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Comfort Delgro
18-12-2010, 04:09 PM.
Post: #1
Comfort Delgro
This is the world second largest transport operator with a fleet of 44,800 vehicles spanning across South East Asia, China, Australia and Europe. It has reported consistent profit growth since listing and has a decent dividend yield exceeding 3%. It generates consistent FCF and has a very clean balance sheet with net gearing of 2.8%. At the moment, its forward PE ratio is around 14. The company aims to derive 70% of its revenues from its overseas operations in the next 3-5 years. It will be interesting to see how this pans out.

(Not Vested)
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Disclaimer: Please feel free to correct any error in my post. I am not liable for anything. Do your own research and analysis. I do NOT give buy or sell calls and stock tips. Buy and sell at your risk. I am not a qualified financial adviser so I do not give any advice. The postings reflects my own personal thoughts which may or may not be accurate.

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18-12-2010, 09:59 PM.
Post: #2
RE: Comfort Delgro
Net gearing means it has net debt? Then the Balance Sheet won't be so "clean" liao. Tongue But if it generates FCF then it's a very good sign.

Forward PER of 14 isn't exactly cheap, considering it's not exactly "blue chip" status. I understand that ComfortDelgro has many plans to expand their business overseas, but it remains to be seen how these will pan out, and the method of financing they will use.

It should be interesting, yes.

Not vested too.
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My Value Investing Blog: http://sgmusicwhiz.blogspot.com/

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19-12-2010, 03:41 AM. (This post was last modified: 19-12-2010, 03:43 AM by Nick.)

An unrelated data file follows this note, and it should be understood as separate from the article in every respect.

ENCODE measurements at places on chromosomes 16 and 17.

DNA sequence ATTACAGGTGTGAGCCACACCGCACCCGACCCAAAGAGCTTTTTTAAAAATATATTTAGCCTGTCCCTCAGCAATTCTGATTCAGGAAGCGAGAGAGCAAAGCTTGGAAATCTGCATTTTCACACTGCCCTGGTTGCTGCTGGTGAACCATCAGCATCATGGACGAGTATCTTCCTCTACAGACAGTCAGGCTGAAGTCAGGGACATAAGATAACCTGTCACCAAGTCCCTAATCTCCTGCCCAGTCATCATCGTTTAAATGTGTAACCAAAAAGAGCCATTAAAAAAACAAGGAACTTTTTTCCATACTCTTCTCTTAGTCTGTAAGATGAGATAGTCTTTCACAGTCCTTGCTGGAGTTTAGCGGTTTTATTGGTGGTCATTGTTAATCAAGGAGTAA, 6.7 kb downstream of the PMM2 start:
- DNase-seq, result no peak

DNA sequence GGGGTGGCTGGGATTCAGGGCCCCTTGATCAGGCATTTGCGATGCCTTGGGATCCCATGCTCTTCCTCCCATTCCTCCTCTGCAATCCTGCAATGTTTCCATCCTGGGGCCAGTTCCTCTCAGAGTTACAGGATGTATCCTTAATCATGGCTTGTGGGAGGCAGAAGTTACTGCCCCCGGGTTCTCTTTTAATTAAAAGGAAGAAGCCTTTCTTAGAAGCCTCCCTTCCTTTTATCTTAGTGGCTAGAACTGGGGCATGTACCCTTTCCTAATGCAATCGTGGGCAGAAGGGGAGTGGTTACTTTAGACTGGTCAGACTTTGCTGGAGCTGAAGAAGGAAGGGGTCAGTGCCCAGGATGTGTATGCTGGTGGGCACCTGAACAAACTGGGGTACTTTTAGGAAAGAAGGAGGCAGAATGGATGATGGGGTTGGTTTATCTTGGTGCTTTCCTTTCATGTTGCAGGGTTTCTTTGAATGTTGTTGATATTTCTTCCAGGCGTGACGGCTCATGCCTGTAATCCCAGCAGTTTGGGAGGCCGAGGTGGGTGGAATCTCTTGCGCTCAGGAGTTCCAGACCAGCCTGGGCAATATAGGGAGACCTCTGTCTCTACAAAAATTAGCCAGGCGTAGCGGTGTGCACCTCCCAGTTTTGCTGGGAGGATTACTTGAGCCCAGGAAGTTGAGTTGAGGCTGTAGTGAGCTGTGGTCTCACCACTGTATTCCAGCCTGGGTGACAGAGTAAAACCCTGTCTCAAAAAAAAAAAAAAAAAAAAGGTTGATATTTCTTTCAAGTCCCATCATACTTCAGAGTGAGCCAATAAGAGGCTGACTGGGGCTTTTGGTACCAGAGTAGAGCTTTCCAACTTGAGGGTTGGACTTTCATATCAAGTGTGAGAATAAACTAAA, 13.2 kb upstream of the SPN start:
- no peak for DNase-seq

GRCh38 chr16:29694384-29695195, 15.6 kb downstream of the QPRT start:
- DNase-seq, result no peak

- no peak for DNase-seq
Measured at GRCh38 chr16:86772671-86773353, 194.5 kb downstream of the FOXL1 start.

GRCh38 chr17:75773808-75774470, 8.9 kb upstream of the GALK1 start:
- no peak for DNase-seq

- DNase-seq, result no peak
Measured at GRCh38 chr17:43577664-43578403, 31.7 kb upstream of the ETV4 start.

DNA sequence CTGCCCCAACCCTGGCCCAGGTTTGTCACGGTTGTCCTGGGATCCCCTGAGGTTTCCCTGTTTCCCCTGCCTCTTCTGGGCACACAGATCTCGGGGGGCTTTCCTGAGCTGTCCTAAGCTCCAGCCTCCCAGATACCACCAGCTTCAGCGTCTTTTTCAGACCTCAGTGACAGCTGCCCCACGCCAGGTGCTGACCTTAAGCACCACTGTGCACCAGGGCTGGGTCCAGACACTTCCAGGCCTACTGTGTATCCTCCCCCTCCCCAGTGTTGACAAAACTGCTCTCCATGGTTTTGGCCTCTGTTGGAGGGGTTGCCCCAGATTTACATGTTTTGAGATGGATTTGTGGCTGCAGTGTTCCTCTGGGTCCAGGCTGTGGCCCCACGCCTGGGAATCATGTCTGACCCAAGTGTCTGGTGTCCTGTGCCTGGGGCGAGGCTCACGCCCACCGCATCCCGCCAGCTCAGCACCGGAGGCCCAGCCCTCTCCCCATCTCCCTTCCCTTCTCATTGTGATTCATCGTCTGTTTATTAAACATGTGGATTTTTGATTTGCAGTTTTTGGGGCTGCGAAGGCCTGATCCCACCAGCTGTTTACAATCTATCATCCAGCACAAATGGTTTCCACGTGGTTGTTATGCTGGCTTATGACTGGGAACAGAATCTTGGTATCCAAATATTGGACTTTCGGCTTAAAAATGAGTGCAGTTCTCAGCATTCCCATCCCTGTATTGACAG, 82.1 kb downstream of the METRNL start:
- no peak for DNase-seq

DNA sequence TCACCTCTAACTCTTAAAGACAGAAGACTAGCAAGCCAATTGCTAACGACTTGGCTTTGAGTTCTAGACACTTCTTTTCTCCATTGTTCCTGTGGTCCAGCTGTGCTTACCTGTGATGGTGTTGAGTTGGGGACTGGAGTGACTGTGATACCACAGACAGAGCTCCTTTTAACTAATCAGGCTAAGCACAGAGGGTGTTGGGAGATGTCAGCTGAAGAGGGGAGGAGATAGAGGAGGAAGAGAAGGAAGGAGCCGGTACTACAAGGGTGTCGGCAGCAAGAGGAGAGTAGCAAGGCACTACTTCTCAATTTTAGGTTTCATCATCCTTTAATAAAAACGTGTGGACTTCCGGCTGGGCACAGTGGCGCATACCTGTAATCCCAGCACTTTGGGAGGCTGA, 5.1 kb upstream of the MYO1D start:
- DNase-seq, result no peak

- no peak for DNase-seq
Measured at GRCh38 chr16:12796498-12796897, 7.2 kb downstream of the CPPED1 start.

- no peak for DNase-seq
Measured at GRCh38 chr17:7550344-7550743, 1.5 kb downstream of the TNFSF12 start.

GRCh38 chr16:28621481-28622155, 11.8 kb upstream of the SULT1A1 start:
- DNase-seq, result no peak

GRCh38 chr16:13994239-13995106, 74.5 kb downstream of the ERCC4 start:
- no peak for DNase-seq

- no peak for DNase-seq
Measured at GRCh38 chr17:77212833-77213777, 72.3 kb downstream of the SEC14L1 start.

Post: #3
RE: Comfort Delgro
Haha your definition of clean is a lot stringent than mine ! Generally, I have no qualms with debts provided there is a feasible plan to repay it and the company has a history of generating positive operating cash in-flow.

Ok...I am gg to post something highly controversial but it represents my p.o.v:

Lack of debt doesn't point to a well-managed company - instead it points to a cautious Management who can't find anything worth of acquiring. This isn't a bad thing; actually such companies which focuses on organic growth tend to fare better in the long run since the odds of them doing something stupid is much lesser. On the other hand, a sign of well-managed company is one which is willing to take on debt to make earnings accretive acquisition while not facing any sort of credit crunch during the worst of recessions. This is a very proactive Management which is always on the look out for excellent acquisitions and always keeping their lenders happy even in the worst of credit crunches. Such companies are rare to find. I believe a few of the blue chips were able to grow very quickly using such a method. Sadly, most heavily debt-laden companies fail to make an earning accretive acquisition - instead they further weaken the company's balance sheet with a series of poor acquisitions (and plenty of goodwill) hence leaving it at the mercy of its lenders during a credit crunch.

Hence, it is safer to avoid highly geared companies unless the Management has a 10 year track record to prove other-wise. I am never impressed by a slow growing company sitting on a pile of cash for a period of 3 years or more unless their dividend payouts are extremely attractive. Naturally, there are exceptions to both sides - a famous example is Thomson Med with its phenomenal growth rates and ever increasing cash pile. But, let's for a moment imagine it was actively seeking out new investment opportunities overseas (like owning and operating hospitals regionally), its growth rates could have be a lot higher.

In summary, I won't say having debt in the balance sheet makes it 'un-clean'. Debt is a powerful growth tool in the right hand (or a quick way to destruction in the wrong hands). Management quality is the key. Sadly, value investor will find this to be the hardest thing to measure accurately.